Can you teach entrepreneurship? INCubatoredu, an entrepreneurship program out of Illinois nonprofit Uncharted Learning, believes so.

And schools seem to agree: Since launching in 2013, the nonprofit has scaled their entrepreneurship education programs from one Illinois high school to teaching 2,000 students across eight states.

Their year-long entrepreneurship curriculum covers every step of the startup process from creating an MVP to customer discovery, and culminates in a pitch competition where students can receive real seed funding from donors (they also host a nationwide pitch competition). Their program has facilitated the launch of successful student business that range from food waste reduction to tech tutoring services.

Perhaps the better question is not whether you can teach entrepreneurship, but what is the best way to teach entrepreneurship: What are the key principles and experiences that turn lessons in the classroom into businesses in the real world? We asked INCubatoredu and Uncharted Learning leaders, mentors and teachers to weigh in on what makes an effective classroom for startups. Here are their thoughts.

Michael Miles
Michael Miles

 

“We stress giving students an authentic experience around entrepreneurship — and that means giving them the full range of experiences involved in going from initial idea, to business concept, to market testing, and funding. In all that, students are learning the tools that real entrepreneurs are using to succeed in today’s marketplace.” –Michael Miles, entrepreneur and founder of INCubatoredu.

 

Greg Lernihan
Greg Lerniha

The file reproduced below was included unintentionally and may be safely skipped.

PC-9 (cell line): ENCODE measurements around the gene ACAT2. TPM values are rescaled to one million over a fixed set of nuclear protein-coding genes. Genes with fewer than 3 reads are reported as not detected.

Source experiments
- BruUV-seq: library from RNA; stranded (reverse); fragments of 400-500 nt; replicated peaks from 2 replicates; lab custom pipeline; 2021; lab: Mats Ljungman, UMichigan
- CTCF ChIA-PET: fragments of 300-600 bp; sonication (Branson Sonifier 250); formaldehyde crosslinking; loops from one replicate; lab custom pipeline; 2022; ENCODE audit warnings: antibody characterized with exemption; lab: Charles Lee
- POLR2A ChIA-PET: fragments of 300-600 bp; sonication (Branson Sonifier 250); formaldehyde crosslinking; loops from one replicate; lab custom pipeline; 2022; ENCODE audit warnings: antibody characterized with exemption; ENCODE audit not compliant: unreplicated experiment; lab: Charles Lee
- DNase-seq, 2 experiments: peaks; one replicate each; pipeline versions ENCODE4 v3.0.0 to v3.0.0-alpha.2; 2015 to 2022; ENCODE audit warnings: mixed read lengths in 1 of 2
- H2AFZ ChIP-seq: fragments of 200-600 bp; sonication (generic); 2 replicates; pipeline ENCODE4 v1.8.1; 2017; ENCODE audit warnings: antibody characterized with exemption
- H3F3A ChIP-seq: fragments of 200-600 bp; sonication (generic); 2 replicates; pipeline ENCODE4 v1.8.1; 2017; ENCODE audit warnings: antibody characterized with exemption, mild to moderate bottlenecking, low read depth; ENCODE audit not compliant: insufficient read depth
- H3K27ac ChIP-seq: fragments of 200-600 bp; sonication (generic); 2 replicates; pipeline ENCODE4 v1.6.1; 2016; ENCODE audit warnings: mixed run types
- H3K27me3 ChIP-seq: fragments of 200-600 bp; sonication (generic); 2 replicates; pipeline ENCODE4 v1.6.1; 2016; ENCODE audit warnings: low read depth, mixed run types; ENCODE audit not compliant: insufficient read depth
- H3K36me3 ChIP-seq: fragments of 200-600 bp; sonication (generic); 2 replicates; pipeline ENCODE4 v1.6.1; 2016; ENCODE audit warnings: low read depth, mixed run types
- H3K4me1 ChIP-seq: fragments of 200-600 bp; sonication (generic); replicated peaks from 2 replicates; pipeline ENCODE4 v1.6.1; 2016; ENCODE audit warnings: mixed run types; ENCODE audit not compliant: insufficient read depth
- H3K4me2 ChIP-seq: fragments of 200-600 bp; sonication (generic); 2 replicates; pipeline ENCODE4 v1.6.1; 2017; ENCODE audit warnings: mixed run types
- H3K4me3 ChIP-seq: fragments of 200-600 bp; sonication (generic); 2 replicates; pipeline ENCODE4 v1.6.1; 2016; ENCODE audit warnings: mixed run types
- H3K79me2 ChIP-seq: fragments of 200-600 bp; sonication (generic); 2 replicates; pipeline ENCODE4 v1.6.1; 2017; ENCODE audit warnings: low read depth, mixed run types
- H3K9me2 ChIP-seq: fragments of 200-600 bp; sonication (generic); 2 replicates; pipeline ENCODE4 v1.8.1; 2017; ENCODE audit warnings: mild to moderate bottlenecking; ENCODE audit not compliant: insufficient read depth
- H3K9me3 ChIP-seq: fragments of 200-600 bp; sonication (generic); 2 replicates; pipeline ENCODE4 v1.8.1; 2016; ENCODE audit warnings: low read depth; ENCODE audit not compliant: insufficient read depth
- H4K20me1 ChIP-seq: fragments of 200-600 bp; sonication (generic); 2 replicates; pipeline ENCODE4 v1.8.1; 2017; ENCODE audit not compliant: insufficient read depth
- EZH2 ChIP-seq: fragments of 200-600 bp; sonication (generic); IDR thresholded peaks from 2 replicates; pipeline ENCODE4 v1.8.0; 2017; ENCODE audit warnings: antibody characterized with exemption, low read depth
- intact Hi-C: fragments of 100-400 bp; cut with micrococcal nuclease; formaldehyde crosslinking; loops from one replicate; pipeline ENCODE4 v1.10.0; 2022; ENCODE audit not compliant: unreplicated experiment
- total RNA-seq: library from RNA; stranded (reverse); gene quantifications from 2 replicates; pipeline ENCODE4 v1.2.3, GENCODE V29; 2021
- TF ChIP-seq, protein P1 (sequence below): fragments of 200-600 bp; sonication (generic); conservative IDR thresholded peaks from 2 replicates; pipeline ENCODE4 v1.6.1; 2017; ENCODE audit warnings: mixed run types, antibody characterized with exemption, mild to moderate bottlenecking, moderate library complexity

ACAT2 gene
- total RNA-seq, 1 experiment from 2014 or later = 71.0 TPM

“I believe this class is the most important class a high school student can take, regardless of what career they eventually pursue.  And here’s why: Learning how to start and run a business are life changing skills — and the experience builds confidence for navigating in an ambiguous environment. INCubatoredu grounds students in the lessons of going from an idea to something real — and, in the process, they learn from professionals who have been on the front lines.” –Greg Lernihan, cofounder Convergint Technologies 2001, managing director at Impact Engine, Managing Director at Impact Engine, INCubatoredu Coach/Mentor

 

Jessi Chartier
Jessi Chartier

 

 

“The best learning happens when doing something in a real-world setting. Give students the opportunity to work with real tools, in a real way, with the right guidance and they will soar.” -Jessi Chartier, founder of Mobile Makers Academy and director of programs at Uncharted Learning 

 

 

 

 

 

Nick Pahl
Nick Pahl

“The INCubatoredu program lends itself to a Silicon Valley inspired “fail fast, fail often” mindset. This is done through the lean process of focusing on continued experimentation. The trick is to get the students comfortable with “failing.” We do this by finding passion and excitement in the process. In knowing that every “no “can be a path to a bigger yes. In knowing that if you continue to grow as a business you may one day build something that will change the world.” -Nick Pahl, INCubatoredu teacher, Dundee Crown High School

 

 

Cara Kretz
Cara Kretz

 

“The INCubator program goes beyond a classroom, academic exercise by exposing students to the realities of real-life entrepreneurs.  As a result they learn more and faster since they are applying these skills to their own start-up concept. When I was starting my first business I wished I had the benefit of first attending a program like INCubatoredu. As a coach in the program, I am able to share what I have learned through trial and error in my different endeavors and provide mentoring, advice and guidance to future entrepreneurs.” -Cara Kretz, cofounder of ITA software, founding board member and coach at INCubatoredu

 

 

 

 

 

 

(Image via Pexels)